Mirrors Help Drone Accurately Measure Airborne Particles

Dr. Steven Beck with the Aerospace TADA mirrored drone. (Photo: Eric Hamburg)

While unmanned aerial vehicles (UAVs), more commonly known as drones, have gained widespread attention in recent years, the use of mirrors on these flying vehicles is not so commonplace.

However, a new drone developed by an Aerospace team led by Dr. Steven Beck, a member of the Electronics and Photonics Lab, Engineering and Technology Group, uses strategically mounted mirrors and Global Positioning System (GPS) receivers to assist with guiding a laser beam to a designated target in the detection and tracking of airborne chemicals.

These chemicals can range from greenhouse gases to industrial airborne effluents.

Traditional laser remote detection systems fire lasers through airborne chemicals of interest and measure the laser light reflected off a naturally occurring obstacle such as a cloud or distant mountain. But, as Beck points out, these traditional systems are limited because scientists cannot control the location or reflectivity of a cloud or any other naturally occurring reflector.

The Aerospace team’s innovative chemical detection and tracking system, known as the Tracking Atmospheric Differential Absorption system, or TADA, also relies on laser-based differential absorption, a remote sensing technology that identifies and measures airborne chemicals by passing laser beams from a transmitter through the air, where they are reflected off of a mirror and then travel back to the transmitter.

According to Beck, analyzing the intensity of the return laser light as the frequency of the laser is tuned across a molecular absorption feature allows the identity and concentration of trace chemicals in the laser path to be measured.

“The innovative aspect of the Aerospace system is that the retro-reflecting mirror is mounted onto a UAV, allowing the mirror and subsequently the measurement path, to be continuously repositioned,” explains Beck. “The laser transmitter must then track the UAV in order to hit the mirror and receive a signal.

“This is a breakthrough approach that gives us the ability to much more accurately measure, and therefore assess, the level of a particular airborne species,” said Beck. “It allows us, for example, to measure and even map elevated targets, such as smoke stack plumes, from the ground. By putting a differential GPS unit on the drone and continuously relaying that position back to the ground-based laser transmitter, we have the ability to point the laser to within one inch of the flying target, and hit the retro-reflecting mirror.”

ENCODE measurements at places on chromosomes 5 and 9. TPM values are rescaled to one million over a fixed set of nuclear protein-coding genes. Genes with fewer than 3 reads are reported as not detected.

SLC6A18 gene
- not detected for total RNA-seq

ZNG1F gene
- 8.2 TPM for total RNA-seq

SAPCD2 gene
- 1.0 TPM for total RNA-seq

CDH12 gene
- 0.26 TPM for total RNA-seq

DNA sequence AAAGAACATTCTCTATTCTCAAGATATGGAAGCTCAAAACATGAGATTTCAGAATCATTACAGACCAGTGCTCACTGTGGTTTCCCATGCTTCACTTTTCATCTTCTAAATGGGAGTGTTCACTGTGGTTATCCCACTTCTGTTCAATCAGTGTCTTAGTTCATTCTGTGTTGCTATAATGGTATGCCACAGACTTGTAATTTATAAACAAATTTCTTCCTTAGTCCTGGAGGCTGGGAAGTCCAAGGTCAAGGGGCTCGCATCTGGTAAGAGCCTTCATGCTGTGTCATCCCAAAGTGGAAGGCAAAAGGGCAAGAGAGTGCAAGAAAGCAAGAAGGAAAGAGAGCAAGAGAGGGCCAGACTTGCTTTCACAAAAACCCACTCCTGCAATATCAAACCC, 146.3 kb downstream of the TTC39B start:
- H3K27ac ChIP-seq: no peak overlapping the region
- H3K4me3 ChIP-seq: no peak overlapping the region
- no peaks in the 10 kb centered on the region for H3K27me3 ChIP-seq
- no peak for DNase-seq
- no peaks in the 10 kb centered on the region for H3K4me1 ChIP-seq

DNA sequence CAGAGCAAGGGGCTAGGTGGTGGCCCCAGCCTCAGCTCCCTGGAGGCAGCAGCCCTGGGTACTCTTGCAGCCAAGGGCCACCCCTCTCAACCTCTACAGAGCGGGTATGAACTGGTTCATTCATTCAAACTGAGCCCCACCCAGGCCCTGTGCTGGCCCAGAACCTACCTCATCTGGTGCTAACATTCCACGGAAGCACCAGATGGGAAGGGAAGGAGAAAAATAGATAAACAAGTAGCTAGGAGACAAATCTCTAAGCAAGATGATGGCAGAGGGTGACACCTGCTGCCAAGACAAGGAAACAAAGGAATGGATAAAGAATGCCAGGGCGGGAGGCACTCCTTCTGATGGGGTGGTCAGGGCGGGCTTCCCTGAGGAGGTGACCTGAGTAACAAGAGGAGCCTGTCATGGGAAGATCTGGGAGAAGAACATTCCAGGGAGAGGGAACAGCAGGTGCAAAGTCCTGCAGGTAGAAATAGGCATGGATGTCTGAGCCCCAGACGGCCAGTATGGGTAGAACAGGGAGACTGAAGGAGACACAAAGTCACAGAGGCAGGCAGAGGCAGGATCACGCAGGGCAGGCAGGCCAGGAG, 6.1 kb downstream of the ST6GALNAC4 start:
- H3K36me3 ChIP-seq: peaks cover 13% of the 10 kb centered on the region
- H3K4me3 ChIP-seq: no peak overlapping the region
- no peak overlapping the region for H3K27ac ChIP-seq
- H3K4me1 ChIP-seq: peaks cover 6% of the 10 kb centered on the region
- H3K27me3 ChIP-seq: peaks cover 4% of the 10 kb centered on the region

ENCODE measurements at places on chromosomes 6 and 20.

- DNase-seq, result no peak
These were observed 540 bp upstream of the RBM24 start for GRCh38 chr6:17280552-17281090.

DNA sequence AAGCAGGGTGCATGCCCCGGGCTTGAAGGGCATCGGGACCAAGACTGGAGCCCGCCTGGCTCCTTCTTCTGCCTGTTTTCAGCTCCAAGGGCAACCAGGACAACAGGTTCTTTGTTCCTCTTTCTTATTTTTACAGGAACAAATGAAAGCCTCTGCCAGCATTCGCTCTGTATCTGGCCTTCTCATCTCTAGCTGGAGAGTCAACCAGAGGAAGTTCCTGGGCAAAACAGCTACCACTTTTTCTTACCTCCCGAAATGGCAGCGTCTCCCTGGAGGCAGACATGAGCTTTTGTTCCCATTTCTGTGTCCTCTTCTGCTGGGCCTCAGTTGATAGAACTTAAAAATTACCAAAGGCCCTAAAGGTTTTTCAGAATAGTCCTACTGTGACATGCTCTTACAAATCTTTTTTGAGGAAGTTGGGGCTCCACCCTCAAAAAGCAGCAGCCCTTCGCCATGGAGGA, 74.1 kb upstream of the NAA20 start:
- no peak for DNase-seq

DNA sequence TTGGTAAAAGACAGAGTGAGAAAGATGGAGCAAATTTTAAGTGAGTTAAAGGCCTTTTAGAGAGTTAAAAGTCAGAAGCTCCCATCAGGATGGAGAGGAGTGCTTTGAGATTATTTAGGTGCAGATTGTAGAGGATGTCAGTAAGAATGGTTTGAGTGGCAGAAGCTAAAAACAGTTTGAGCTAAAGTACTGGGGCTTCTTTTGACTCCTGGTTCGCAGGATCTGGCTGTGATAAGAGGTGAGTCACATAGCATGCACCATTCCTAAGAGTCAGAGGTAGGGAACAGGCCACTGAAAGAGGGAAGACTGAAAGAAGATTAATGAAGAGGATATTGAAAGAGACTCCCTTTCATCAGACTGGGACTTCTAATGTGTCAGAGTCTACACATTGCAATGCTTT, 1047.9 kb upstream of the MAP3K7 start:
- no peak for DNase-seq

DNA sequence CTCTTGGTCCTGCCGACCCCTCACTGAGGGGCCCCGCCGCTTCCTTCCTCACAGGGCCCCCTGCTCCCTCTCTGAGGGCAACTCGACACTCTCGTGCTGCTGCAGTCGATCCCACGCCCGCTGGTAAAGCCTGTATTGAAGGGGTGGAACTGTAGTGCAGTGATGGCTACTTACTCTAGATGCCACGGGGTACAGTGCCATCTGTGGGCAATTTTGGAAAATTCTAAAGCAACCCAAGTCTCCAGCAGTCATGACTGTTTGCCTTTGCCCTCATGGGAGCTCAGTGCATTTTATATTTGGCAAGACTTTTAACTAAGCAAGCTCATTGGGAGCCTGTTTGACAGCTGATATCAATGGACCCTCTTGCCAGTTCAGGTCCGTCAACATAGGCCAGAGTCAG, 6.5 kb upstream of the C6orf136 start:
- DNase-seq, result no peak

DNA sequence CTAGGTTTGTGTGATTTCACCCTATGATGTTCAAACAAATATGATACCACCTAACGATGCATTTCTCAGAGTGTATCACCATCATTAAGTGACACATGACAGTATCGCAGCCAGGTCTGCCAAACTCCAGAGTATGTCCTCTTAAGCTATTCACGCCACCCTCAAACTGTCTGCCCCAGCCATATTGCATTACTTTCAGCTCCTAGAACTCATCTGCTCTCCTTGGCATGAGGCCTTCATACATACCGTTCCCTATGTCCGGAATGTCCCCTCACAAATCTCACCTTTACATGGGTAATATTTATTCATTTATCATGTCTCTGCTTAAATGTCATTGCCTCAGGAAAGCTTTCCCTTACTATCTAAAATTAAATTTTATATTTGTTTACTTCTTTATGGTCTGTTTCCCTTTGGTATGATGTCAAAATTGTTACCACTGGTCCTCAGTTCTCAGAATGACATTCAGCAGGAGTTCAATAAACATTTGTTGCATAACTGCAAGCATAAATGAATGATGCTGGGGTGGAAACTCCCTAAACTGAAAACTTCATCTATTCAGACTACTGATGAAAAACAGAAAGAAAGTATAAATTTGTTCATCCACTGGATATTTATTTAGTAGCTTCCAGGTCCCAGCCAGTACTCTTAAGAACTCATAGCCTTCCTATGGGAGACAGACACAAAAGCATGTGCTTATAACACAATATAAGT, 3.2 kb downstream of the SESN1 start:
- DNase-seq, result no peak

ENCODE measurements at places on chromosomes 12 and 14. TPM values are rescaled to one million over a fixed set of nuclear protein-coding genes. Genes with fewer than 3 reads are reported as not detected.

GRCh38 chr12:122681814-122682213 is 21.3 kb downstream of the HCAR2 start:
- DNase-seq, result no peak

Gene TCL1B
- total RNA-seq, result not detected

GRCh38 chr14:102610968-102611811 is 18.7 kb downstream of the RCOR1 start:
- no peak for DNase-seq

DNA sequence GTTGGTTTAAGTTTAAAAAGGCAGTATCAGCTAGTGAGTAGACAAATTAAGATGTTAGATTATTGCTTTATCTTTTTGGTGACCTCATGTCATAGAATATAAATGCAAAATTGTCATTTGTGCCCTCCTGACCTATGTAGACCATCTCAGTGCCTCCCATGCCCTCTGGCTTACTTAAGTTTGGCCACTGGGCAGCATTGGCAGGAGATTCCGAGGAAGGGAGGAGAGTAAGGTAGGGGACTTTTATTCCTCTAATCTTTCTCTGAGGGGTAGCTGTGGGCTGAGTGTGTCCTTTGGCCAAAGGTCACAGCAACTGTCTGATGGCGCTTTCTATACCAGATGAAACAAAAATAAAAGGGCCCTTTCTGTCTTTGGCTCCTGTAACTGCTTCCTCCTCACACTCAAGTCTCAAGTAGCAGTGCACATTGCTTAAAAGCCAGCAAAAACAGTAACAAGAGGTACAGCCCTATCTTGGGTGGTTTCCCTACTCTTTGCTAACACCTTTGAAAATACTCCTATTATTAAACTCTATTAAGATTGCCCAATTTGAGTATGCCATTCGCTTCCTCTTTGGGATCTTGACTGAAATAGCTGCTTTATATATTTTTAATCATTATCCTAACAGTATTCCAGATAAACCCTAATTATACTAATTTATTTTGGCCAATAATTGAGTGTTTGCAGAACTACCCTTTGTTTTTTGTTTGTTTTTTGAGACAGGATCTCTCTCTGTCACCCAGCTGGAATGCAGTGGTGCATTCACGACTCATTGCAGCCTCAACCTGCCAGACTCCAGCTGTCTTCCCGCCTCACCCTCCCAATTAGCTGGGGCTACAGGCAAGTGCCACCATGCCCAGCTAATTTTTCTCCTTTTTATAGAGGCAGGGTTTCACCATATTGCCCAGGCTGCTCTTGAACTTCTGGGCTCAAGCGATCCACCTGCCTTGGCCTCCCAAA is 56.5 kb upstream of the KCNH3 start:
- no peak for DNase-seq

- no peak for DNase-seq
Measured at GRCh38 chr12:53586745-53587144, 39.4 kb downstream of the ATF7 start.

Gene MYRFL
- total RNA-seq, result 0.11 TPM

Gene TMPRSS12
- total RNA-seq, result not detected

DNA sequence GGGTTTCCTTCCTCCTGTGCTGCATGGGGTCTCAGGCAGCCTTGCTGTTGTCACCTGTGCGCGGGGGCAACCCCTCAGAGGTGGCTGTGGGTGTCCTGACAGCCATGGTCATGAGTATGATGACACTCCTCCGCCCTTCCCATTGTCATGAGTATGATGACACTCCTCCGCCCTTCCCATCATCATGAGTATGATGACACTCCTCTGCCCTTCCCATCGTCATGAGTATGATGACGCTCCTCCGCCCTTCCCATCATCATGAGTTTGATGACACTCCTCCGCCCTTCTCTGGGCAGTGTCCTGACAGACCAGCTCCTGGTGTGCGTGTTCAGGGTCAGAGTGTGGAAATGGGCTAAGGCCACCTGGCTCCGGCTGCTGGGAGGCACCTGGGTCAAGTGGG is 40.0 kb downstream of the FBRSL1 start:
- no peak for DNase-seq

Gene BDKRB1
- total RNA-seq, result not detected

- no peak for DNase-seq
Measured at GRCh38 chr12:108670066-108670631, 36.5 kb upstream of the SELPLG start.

Working in tandem with the GPS unit is a realtime kinematic (RTK) system to enhance the precision of positioning data derived from the GPS. The same type of RTK systems are used for precision farming to help guide farmers in planting crops and setting up irrigation systems.

The concept was patented by Aerospace about a year ago and has broad application. Ultimately, Beck anticipates that this system will be used for such purposes as seeking out gas leaks from fracking fields. The project is funded under an independent research and development contract by the corporation’s Research and Program Development Office headed by Dr. Randy Villahermosa.

This highly discriminating system enables multidimensional mapping of trace levels of airborne chemical types even in less-than-optimal conditions, Beck said. This groundbreaking approach dramatically improves current capabilities in the tracking of a variety of tiny airborne chemical compounds for an assortment of applications. Using the agility of UAVs to perform chemical monitoring also allows the development of more sophisticated mapping and imaging schemes.

“This airborne particle detection method really affords us the opportunity to target vapors with unparalleled accuracy,” said Beck. “Before incorporating mirrors on the drone, we could achieve only a modicum of accuracy when it came to measuring the degree of a particular airborne species as identified with the laser,” he added.

—Kimberly Locke